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Open Access Publications from the University of California

Agroforestry is promising for previously cleared hardwood rangelands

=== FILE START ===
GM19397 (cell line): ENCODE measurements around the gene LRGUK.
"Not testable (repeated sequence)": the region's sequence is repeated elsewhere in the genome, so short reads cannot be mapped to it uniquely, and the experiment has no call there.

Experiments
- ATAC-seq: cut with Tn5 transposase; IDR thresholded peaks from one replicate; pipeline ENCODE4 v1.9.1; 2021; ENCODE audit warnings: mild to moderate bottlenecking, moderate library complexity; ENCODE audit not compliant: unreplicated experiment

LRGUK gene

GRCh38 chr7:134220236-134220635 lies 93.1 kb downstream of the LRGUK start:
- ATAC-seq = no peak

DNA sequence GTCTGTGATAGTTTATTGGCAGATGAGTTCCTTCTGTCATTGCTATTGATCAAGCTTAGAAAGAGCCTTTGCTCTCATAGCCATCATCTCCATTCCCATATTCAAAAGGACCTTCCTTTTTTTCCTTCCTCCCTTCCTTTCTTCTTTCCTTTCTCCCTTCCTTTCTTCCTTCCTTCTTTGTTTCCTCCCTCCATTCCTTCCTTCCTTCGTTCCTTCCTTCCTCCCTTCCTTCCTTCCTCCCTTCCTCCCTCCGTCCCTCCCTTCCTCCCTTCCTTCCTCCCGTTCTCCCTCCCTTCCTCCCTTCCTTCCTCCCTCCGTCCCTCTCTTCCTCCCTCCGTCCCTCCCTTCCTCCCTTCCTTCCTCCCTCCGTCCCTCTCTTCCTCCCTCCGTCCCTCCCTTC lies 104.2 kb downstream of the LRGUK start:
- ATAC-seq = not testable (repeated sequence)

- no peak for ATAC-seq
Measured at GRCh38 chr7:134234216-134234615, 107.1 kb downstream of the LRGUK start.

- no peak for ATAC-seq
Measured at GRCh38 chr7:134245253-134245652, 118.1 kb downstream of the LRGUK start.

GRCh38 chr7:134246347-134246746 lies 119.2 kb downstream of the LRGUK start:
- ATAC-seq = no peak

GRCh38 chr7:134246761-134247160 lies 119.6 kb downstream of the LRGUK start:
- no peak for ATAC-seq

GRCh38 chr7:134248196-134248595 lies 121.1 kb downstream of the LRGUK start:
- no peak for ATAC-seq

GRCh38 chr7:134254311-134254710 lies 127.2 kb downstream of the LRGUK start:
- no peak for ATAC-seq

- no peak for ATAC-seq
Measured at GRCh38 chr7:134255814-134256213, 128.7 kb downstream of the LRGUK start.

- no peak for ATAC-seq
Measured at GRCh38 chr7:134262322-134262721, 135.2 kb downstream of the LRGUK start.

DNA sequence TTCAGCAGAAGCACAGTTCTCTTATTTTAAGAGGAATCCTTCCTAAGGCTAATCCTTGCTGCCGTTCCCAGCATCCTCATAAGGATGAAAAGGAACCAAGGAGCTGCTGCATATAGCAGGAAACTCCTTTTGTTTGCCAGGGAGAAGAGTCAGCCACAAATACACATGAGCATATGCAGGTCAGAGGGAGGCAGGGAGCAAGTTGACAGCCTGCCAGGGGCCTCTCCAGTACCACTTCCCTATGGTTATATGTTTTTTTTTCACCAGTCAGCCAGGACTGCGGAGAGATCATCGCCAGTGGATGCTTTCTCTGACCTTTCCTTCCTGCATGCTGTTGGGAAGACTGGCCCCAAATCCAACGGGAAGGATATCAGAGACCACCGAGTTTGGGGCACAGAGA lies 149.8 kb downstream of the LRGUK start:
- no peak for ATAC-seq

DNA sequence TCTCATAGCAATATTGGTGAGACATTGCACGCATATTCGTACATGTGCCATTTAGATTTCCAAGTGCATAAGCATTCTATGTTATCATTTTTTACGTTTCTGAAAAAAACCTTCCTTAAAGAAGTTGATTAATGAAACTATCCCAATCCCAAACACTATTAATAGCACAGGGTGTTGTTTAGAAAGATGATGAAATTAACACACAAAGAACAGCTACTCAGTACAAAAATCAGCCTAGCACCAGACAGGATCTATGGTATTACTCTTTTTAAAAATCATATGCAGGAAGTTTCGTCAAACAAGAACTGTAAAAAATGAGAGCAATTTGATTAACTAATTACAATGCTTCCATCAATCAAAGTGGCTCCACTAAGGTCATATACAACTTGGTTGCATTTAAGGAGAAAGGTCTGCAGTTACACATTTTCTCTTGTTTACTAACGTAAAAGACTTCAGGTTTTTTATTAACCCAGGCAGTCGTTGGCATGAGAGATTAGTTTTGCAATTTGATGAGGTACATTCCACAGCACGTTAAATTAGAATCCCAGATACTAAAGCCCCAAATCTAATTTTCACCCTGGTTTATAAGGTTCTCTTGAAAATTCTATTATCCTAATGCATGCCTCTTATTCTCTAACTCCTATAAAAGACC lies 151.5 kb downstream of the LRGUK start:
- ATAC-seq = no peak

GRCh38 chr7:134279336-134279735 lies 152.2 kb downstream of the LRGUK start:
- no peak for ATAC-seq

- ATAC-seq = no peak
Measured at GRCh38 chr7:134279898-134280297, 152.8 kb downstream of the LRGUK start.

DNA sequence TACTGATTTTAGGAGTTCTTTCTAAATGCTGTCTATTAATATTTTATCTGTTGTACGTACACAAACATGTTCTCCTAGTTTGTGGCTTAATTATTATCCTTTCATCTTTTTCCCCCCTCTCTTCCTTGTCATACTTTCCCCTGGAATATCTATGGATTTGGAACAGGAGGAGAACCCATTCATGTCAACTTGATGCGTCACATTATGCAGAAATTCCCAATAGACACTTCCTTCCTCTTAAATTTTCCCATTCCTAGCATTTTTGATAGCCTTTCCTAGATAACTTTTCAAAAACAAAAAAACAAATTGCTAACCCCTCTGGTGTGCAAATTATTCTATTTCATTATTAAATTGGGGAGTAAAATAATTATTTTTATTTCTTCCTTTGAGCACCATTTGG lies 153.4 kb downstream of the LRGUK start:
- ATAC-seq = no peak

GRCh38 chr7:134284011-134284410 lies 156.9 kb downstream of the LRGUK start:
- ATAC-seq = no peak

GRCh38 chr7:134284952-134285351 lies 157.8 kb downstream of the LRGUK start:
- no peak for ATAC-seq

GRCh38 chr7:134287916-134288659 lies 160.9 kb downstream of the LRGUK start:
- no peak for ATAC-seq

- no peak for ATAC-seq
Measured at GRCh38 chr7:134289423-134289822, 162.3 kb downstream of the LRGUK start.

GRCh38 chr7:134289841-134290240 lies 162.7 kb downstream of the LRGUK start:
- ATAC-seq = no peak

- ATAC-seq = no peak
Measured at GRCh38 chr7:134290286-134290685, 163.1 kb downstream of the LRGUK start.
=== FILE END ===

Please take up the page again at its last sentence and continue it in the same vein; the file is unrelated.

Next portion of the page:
Livestock grazing is the primary economic use of most hardwood rangelands in the coastal foothills of California. But owners of these lands may be able to increase revenues by simultaneously producing two crops, trees and sheep. In 1993, we initiated an agroforestry project at the UC Hopland Research and Extension Center to study the ability of three pine species and one hybrid to grow on cleared hardwood rangelands that are grazed by sheep. This study also evaluated the response of planted seedlings to auger and fertilization treatments. After 8 years, tree survival has been high, growth has been vigorous and damage from sheep minimal. Monterey pine and KMX pine, a cross between Monterey and knobcone pine, had the most growth. These results suggest that some pine species are promising for planting on grazing lands in coastal foothills where oaks and other hardwoods have been removed.

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